8 Following

Breadcrumb Reads

This is the companion blog to my main book blog, Breadcrumb Reads. My reading tastes veer towards the classics, literary fiction, creative non-fiction and historical fiction.

To Kill a Mockingbird - Harper Lee Lee Allow me to start out with the misconceptions I had about this book.
1. I thought this was a story about an eight year old girl who is raped by some white guys, but the accused is an innocent black guy.
2. It was incredibly sad and depressing.
I cannot tell you how I got these impressions. But it was these two things that made me avoid the book like crazy.

Recently, though, I figured it would be a good idea to read those books I've been ignoring. To Kill a Mockingbird was one of them. Only last week the copy I ordered was delivered at my doorstep. I just finished it. You can see I have given it five stars.

I enjoyed it so much! It is a story written from the perspective of a little girl called Scout. We see a little out-of-the-way town, the foibles and idocycracies of its people through the eyes of a child. As a result there are many things that are so humourous but extremely profound.

The blurb at the back of my book says: A lawyer's advice to his children as he defends the real mockingbird of Harper Lee's classic novel - a black man charged with the rape of a white girl.

I must admit that that phrase puzzled me throughout the reading of this book. As it was, while the blurb seems to indicate that the book is about the trial of a falsely accused black man, it is actually a story of the Finches - father and children. Atticus is a lawyer and a widower, and so he brings up his son and daughter the best he can with the help of his black helper, Calpurnia. He is an upright man, determined that he is the same man both at home and in public. His children are all he has got, as he says, and it is his goal to always do the right by them, for them before them and at all times so that he never has to feel ashamed for the man he is.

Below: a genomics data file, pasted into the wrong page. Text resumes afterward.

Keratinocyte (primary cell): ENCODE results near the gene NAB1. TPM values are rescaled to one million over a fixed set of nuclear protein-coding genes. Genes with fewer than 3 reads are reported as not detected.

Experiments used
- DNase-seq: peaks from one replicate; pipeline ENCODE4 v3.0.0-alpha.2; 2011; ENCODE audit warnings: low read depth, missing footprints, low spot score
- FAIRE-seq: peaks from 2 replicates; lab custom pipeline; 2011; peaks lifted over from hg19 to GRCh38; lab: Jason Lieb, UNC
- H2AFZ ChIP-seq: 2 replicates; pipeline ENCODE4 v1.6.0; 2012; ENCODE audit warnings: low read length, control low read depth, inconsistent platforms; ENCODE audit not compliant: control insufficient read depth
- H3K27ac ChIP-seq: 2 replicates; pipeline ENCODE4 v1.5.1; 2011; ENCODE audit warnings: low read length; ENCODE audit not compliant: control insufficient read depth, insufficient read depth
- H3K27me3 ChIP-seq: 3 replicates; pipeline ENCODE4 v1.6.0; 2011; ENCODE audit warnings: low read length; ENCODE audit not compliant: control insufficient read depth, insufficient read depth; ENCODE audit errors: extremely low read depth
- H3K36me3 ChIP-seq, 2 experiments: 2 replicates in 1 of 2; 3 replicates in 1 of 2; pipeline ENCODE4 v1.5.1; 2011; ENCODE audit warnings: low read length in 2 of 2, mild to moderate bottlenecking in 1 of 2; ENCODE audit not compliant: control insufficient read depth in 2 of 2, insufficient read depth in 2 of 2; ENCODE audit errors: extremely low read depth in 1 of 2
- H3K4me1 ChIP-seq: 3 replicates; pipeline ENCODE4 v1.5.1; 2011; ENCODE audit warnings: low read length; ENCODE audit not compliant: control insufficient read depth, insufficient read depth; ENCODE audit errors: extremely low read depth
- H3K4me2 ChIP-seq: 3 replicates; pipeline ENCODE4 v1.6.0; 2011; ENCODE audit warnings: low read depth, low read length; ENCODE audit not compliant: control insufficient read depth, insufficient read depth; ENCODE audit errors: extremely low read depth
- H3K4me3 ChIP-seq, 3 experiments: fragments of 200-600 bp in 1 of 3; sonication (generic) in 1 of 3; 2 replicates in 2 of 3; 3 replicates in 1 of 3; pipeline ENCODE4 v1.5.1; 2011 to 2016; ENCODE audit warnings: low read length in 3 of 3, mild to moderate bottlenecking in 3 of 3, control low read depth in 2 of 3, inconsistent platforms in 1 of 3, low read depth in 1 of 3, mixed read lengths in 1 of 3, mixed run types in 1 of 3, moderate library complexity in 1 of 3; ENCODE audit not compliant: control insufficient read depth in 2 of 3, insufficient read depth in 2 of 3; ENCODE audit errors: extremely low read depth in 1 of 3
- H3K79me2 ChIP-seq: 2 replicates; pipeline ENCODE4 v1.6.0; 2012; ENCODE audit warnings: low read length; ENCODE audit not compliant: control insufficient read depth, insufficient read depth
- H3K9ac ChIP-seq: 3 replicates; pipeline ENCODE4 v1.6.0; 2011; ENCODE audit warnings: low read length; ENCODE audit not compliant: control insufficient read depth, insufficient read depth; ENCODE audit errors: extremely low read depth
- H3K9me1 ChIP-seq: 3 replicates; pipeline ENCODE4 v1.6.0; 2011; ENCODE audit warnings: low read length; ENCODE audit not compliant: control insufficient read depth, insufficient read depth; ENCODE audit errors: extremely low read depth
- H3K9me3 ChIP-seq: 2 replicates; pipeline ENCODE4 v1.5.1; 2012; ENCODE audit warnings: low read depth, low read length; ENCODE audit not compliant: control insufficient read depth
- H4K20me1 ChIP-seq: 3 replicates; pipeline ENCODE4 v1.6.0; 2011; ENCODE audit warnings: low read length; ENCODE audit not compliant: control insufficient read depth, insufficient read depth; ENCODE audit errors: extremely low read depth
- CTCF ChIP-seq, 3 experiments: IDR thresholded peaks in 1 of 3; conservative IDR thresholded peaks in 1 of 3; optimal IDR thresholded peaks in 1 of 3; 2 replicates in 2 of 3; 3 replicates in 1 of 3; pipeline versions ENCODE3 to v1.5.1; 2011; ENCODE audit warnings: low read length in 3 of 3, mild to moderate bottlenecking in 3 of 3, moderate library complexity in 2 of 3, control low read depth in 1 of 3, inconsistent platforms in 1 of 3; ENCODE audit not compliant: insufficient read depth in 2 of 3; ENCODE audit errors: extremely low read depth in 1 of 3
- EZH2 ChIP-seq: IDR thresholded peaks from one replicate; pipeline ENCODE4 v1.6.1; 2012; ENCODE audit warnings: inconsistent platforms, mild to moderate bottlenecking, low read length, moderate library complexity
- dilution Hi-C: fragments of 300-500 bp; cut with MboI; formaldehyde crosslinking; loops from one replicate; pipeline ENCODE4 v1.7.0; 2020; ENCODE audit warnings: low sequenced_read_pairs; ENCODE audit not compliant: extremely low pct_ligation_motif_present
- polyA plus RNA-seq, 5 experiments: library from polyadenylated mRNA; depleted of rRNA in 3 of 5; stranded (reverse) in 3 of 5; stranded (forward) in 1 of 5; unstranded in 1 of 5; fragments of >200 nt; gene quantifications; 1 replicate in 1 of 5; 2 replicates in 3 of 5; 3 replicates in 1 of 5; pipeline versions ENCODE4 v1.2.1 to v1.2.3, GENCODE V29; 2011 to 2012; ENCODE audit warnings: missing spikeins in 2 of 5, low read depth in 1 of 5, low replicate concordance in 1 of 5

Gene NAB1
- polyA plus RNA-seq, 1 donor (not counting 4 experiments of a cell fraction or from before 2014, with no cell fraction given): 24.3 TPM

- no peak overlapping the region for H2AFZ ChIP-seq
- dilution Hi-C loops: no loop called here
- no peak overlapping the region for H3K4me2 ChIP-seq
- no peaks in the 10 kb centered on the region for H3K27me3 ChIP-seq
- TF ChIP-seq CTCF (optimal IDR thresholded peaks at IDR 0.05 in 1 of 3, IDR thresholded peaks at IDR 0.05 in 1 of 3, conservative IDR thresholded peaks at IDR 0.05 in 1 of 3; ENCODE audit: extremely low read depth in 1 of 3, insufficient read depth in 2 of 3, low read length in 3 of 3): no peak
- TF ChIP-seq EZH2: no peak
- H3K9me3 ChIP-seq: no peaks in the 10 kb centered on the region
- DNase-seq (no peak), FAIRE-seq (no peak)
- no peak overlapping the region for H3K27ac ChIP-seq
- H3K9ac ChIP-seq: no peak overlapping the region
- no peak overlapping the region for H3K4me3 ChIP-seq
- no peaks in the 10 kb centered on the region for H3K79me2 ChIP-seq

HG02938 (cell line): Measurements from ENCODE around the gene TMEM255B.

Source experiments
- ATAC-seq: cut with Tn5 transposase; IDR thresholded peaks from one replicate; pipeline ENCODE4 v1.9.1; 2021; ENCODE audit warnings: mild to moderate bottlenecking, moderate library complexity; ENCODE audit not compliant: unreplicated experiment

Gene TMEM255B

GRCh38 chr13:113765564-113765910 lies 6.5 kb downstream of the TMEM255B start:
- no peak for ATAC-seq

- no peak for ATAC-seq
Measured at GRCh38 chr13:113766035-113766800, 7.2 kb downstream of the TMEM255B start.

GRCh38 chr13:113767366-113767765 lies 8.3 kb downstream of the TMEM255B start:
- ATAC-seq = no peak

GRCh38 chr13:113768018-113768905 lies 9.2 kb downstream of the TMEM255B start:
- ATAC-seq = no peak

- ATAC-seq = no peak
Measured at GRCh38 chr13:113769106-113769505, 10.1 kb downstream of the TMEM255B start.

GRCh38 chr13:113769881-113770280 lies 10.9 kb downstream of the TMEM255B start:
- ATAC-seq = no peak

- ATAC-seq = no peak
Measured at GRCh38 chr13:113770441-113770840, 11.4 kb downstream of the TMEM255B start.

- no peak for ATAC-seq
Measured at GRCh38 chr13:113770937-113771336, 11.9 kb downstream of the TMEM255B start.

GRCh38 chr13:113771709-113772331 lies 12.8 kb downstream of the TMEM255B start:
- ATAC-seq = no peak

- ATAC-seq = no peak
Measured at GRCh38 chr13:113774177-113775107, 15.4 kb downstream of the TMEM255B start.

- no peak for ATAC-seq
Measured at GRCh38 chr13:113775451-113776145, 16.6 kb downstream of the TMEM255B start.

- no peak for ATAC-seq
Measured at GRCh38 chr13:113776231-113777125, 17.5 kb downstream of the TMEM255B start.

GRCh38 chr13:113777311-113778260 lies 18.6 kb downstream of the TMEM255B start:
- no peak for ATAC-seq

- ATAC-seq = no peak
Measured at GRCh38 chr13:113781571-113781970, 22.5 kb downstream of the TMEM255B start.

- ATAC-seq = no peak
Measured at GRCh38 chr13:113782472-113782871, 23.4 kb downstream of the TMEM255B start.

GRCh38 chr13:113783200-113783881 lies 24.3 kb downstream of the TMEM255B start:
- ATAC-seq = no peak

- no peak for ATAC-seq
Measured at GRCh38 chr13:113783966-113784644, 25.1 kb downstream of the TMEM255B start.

In other words, Atticus Finch is a rare breed. And I believe that the "mockingbird" of this novel is Atticus Finch for he was a man who harmed no one but tried his best to make as many people as he could worth the living.

Atticus said to Jem one day, 'I'd rather you shot at tin cans in the back yard, but I know you'll go after the birds. Shoot all the bluejays you want, if you can hit 'em, but remember it's a sin to kill a mockingbird.'
That was the only time I ever heard Atticus say it was a sin to do something, and I asked Miss Maudie about it.
'Your father's right,' she said. 'Mockingbirds don't do one thing but make music for us to enjoy. They don't eat up people's gardens, don't nest in corncribs, they don't do one thing but sing their hearts out for us. That's why it's a sin to kill a mockingbird.'

I really enjoyed the element of mystery that surrounded the Radley House, and the end was a real surprise. As for the characters, I don't know that 'endearing' is the right word for me to use...I really liked them; respected them and enjoyed the variety of them. It was nice to go back into a child's mind, see the world in it's actual simplicity, and be reminded that it is only adults that make things so complicated. There were times when any character told the children they would understand something when they were grown up, I'd feel a twinge of sadness....they would become just another bunch of adults. But Atticus is a compassionate, sincere, sensible man, and it was interesting to see the manner in which he had chosen to bring up his children.

I was inclined to dislike, a bit, Atticus' sister, Alexandra. But she's fine when one realises the times she comes from, her breeding and the fact that she does have kind and affectionate heart. Maudie is a delightful character, and it was always a relief to know that the children could count on her once they got to know her.

As for the whole trial. I was more than half through the book when the trial was even mentioned. It lasted a handful of chapters, and while I can't say I wan on tenterhooks, as usual I found it fascinating when there's some lawyering in a story.

I would recommend this book to anybody and everybody. But then, it's a classic. It doesn't need me to recommend it, does it? :)

I have a question to those who have read this book - Whom do you think the 'mockingbird' in the title refers to? I'd really like to know.